Aug 11, 2021

Make Your Organization Even Safer with Tanium Threat Response 3.4

New features and improved Index CX lets you investigate and respond to cyber threats more effectively in real time

By Tanium Staff

Users of Tanium Threat Response can now make their organizations even safer. Our module for investigating and responding to cyber threats in real time has been upgraded with your security in mind.

With the new Threat Response 3.4, security leaders can now:

  • Search for literally hundreds of thousands of hashes — with little or no impact on the performance of endpoint devices.
  • Set high-priority paths when a weekly crawl is not frequent enough.
  • Better utilize resources, without separate throttles needed for Classic Index.
  • Enjoy OS consistency because Threat Response now works the same for each operating system, helping to avoid issues with an OS making underlying changes between releases.
  • Efficiently search known malicious hashes, whether defined by you or found in your environment by a reputation provider. And without you needing to comb through dozens or even hundreds of separate intel documents. Instead, the hashes are simply scanned.

All this is now possible because we’ve moved Threat Response from Classic Index to Index CX.

Image of Threat Response UI

Get the critical information you need faster with Index CX

Watch this vide to learn how to quickly respond to threats with Tanium Threat Response:

What’s an Index?

An Index is a local database on each endpoint, and its store includes file metadata and hashes. This allows you to search for files across your enterprise by name, path and file hash. This also lets you combine searches when looking for unusual activity, such as PE file types without an .exe extension.

Previously, Classic Index was a separate process that had to be initiated with a Tanium action. This meant it would not update file metadata or hashes unless an endpoint was already communicating with the Tanium server.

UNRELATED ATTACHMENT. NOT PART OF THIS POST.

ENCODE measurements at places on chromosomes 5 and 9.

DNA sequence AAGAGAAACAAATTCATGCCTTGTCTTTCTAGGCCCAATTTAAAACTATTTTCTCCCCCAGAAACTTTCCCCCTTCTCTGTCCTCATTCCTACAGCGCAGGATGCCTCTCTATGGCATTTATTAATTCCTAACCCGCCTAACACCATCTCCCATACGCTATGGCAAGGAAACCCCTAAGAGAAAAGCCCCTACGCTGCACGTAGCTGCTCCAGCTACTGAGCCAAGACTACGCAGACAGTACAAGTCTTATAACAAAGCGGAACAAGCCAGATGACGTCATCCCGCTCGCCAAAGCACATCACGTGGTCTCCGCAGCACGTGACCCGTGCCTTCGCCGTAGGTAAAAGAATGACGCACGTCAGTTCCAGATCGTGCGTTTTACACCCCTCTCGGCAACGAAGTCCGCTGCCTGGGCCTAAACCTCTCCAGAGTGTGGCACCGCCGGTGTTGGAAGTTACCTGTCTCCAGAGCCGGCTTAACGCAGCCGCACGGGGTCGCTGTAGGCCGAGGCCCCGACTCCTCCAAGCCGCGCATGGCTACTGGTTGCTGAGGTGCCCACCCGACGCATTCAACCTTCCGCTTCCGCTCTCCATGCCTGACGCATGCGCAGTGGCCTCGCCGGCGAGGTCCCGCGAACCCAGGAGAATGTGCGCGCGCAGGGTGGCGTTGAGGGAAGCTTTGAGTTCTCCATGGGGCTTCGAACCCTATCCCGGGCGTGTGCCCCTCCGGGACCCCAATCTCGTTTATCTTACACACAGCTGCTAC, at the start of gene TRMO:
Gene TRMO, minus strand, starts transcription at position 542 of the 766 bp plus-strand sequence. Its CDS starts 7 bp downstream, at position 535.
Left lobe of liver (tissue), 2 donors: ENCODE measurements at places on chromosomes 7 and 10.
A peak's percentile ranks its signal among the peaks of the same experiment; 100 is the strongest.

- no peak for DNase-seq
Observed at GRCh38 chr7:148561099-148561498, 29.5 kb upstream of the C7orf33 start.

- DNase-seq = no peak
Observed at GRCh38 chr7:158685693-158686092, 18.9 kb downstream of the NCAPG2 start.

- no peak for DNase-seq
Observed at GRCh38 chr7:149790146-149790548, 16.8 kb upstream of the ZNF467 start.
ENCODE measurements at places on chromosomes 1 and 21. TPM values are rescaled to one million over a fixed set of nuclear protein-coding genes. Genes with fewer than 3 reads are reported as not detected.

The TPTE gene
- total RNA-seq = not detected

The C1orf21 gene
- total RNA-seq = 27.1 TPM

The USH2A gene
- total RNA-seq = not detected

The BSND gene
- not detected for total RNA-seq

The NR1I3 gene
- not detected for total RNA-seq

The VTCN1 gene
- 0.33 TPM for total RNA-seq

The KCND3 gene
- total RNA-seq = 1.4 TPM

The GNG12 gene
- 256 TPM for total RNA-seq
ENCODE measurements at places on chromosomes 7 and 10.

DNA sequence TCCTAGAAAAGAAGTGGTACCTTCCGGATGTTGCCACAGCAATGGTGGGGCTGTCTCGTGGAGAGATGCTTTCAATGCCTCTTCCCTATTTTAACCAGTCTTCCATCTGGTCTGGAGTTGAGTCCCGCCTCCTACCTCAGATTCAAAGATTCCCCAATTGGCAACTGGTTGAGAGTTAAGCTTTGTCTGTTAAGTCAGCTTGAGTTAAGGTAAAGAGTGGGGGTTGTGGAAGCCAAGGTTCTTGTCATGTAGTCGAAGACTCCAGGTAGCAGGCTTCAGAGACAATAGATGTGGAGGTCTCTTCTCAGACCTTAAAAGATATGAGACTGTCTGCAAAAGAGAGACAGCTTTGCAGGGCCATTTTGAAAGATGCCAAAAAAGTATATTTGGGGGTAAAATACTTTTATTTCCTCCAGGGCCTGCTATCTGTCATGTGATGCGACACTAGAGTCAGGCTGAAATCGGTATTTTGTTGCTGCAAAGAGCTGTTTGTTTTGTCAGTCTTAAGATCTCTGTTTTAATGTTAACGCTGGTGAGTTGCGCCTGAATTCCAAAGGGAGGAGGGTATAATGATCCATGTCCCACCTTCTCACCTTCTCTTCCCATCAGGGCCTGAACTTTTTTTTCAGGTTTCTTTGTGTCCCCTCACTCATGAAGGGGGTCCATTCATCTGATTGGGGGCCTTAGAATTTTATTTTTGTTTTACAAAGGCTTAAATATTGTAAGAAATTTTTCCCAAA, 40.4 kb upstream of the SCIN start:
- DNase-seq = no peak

This also meant that searching for a large number of hashes would hurt endpoint performance. Classic Index also used separate throttles, making it difficult to measure the Tanium client’s overall resource utilization.

Index CX stands for “Client Extensions,” and it’s the framework that Tanium solutions will use to extend their functionality to allow for common components. Our implementation of Index CX, known as Tanium CX, minimizes the duplication of packages, actions and sensors across our modules.

Ultimately, Tanium CX will reduce the footprint of the Tanium client on endpoints and allow for better throttling and control of the resources the client uses across our modules. Tanium CX now uses a slow and continuous search to improve performance. We’ve also made exponential improvements to searching for large numbers of hashes.

Tanium CX is throttled to 2.5% of each CPU. In our testing, where we tested batches up to 100,000 hashes, Tanium CX responded without exceeding the 2.5% CPU boundary on both physical and virtual endpoints. Classic Index would find it difficult to achieve this with even a few thousand hashes.

We’ve also overhauled and added automation under the covers. Tanium CX no longer requires a Tanium action to start. It now acts more like Recorder, meaning it will run and keep itself updated — even when an endpoint isn’t communicating with the Tanium server.

If you have offline systems with active intel on the endpoint, your background intel scans will have access to updated Tanium CX information. They also will generate alerts that will be sent to Threat Response as soon as the endpoint comes back online. In light of these improvements, you’ll see other Tanium modules, including Reveal and Integrity Monitor, move to Index CX soon.

Crawl fast or slow – your call

With Threat Response 3.4, the default scan is now a weekly slow crawl. This means Tanium CX will slowly crawl the disk once a week, updating file metadata and hashes as it goes.

However, if that isn’t frequent enough, you can now set a High Priority Path. This will run a scan every 24 hours, instead of weekly. It will also use Tanium Recorder (if enabled in the profile) to watch these paths. That way, when a file changes, Index CX will automatically update the file metadata and hashes.

Image of Threat Response showing high priority paths

High Priority Paths let you run a scan every 24 hours

Best of all, you get to define how often the slow crawl occurs and how often the high-priority paths are updated if the Tanium Recorder isn’t running. This gives you maximum flexibility, enabling you to define the Tanium CX configurations specifically for your environment.

For example, you might want one set of configurations for your critical endpoints, and another set for your virtual ones. Tanium CX gives you control of the risk vs. endpoint performance equation when looking for files at rest.


Are you looking to do an even better job of investigating and responding to cyber threats in real time? Then check out Tanium Threat Response 3.4 today.